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hela

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Dear teachers,

1) One more question about sentence transformation instructions:

Instruction: It was silly of you to have done such a thing. (correct?)
Answer: If I … (were you I would not have done such a thing.)

2) What is the difference in meaning between:

a) She may not feel like doing it.
b) She cannot feel like doing it.

3) In a book I read that there are 2 meanings to “You shall come with me”, what are they?
Is it the same for the sentence “She shall belong to no other man”? Does it have 2 meanings too?

Thank you in advance for your help.
Best regards,
Héla
 

MikeNewYork

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hela said:
Dear teachers,

1) One more question about sentence transformation instructions:

Instruction: It was silly of you to have done such a thing. (correct?)
Answer: If I … (were you I would not have done such a thing.)

The answer is possible, but it really doesn't convey the same meaning. The answer loses the pejorative nature of "silly".

2) What is the difference in meaning between:

a) She may not feel like doing it.
b) She cannot feel like doing it.

In general, "may" is about possibility and "can" is about ability. In this case, sentence #2 is a bit odd. One who is alive and conscious can normally feel anyway they like about something.

3) In a book I read that there are 2 meanings to “You shall come with me”, what are they?
Is it the same for the sentence “She shall belong to no other man”? Does it have 2 meanings too?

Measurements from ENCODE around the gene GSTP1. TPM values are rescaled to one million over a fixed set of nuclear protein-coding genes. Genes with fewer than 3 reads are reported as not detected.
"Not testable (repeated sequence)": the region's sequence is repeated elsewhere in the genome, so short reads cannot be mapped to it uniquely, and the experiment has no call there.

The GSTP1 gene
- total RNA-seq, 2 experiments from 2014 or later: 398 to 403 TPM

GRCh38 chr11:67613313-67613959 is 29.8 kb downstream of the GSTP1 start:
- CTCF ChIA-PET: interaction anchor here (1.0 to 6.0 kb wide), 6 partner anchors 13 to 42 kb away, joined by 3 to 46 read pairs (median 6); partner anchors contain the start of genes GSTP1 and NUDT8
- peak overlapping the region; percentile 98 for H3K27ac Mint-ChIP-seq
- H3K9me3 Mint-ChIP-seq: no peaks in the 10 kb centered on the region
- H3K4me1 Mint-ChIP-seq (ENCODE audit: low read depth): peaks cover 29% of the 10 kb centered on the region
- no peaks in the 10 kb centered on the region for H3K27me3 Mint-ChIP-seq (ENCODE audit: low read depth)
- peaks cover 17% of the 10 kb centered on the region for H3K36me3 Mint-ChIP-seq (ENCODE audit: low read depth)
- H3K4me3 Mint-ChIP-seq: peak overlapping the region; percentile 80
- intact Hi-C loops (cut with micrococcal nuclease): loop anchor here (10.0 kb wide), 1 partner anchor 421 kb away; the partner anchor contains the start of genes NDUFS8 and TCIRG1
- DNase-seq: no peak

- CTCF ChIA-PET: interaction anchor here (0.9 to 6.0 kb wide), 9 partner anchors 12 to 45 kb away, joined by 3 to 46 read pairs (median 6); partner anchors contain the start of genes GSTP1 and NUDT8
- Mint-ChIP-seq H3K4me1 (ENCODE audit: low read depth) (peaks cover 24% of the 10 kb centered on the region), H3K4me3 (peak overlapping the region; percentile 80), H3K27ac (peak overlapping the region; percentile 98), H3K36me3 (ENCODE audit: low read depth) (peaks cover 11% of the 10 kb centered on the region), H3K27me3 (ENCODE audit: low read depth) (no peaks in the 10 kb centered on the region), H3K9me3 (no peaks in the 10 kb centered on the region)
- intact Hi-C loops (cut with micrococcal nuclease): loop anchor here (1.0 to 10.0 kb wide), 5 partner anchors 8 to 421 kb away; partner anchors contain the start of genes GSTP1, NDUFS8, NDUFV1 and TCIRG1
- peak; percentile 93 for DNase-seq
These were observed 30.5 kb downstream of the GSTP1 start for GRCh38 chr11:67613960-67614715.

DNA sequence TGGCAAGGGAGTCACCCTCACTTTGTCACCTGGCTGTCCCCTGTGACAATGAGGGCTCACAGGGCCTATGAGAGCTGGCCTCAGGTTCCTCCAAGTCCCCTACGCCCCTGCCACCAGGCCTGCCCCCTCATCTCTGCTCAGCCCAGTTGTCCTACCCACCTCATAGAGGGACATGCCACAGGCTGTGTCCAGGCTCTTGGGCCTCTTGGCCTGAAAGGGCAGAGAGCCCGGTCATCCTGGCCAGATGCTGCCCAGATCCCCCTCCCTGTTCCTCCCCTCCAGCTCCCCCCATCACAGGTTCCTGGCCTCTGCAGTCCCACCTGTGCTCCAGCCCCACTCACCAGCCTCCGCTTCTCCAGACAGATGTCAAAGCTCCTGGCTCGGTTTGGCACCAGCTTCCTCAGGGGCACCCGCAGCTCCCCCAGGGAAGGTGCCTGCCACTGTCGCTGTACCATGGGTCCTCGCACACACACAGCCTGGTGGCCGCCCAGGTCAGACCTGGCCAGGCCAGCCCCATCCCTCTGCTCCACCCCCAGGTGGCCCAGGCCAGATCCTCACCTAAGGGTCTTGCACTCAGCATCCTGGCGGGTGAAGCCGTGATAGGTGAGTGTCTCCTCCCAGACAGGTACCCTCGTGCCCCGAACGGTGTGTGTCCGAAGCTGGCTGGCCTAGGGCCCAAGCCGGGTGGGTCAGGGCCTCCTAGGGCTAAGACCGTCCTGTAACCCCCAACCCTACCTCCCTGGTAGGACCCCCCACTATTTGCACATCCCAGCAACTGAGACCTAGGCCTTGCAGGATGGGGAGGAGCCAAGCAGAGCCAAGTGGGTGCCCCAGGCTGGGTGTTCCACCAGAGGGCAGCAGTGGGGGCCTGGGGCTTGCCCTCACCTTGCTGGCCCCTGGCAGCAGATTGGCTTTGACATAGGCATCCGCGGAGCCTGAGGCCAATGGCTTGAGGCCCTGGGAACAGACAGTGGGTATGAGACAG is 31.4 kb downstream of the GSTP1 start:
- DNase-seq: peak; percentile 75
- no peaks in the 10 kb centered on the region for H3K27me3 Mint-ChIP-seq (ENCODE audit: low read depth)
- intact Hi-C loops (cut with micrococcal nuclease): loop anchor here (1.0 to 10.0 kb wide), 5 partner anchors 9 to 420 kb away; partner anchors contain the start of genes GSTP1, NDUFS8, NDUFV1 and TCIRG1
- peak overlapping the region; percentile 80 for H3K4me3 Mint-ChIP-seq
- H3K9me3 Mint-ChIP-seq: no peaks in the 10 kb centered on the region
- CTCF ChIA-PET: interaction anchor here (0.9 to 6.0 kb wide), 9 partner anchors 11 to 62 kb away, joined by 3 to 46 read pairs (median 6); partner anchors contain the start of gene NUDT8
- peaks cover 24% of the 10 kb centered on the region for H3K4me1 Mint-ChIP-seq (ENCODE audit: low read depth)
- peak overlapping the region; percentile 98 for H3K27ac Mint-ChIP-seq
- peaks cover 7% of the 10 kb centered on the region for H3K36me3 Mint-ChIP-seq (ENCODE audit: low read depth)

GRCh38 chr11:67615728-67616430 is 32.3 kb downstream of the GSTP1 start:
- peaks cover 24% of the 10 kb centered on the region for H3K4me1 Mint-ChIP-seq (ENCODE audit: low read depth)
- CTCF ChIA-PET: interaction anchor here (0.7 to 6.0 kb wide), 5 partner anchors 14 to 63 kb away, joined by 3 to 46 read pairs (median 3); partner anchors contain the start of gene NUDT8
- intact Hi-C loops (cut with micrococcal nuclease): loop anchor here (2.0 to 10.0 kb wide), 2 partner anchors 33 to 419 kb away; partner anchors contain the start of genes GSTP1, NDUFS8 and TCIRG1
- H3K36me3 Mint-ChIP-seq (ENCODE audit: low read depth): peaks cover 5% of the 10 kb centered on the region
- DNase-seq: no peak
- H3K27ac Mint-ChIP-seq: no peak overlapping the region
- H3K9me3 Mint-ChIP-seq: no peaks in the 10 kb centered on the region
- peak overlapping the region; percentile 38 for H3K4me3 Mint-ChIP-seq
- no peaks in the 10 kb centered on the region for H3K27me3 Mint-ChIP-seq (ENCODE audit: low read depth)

Technically, shall can be used for future prediction or command. So this sentence could be prediction or command. In the second person, I would read it as "command" with no other context.

I would read your second as a strong prediction to a threat.
 
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luckychris

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hello mikeneyork,
does "feel like" mean be going to?
what like about something mean in the sentence "One who is alive and conscious can normally feel anyway they like about something."?
thak you!
 

MikeNewYork

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luckychris said:
hello mikeneyork,
does "feel like" mean be going to?
what like about something mean in the sentence "One who is alive and conscious can normally feel anyway they like about something."?
thak you!

"Feel like", in this context (feel like going to), means "want to" go, "is in the mood to" go.

It means that people who are alive and awake can have whatever feelings or wishes they want to have. :wink:
 

Tdol

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hela said:
3) In a book I read that there are 2 meanings to “You shall come with me”, what are they?
Is it the same for the sentence “She shall belong to no other man”? Does it have 2 meanings too?

Thank you in advance for your help.
Best regards,
Héla

'You shall come with me' would be used in British English to over-ride the other person's intentions. It's a strong order. 'She shall belong to no other man' is a worrying sentence; it could mean that the speaker would rather kill her than see her with another man.
;-0
 

MikeNewYork

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tdol said:
hela said:
3) In a book I read that there are 2 meanings to “You shall come with me”, what are they?
Is it the same for the sentence “She shall belong to no other man”? Does it have 2 meanings too?

Thank you in advance for your help.
Best regards,
Héla

'You shall come with me' would be used in British English to over-ride the other person's intentions. It's a strong order. 'She shall belong to no other man' is a worrying sentence; it could mean that the speaker would rather kill her than see her with another man.
;-0

You Brits are a violent lot. :lol:
 

Tdol

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MikeNewYork said:
You Brits are a violent lot. :lol:
:grab: :snipersm: :2gunfire: :lol:
 
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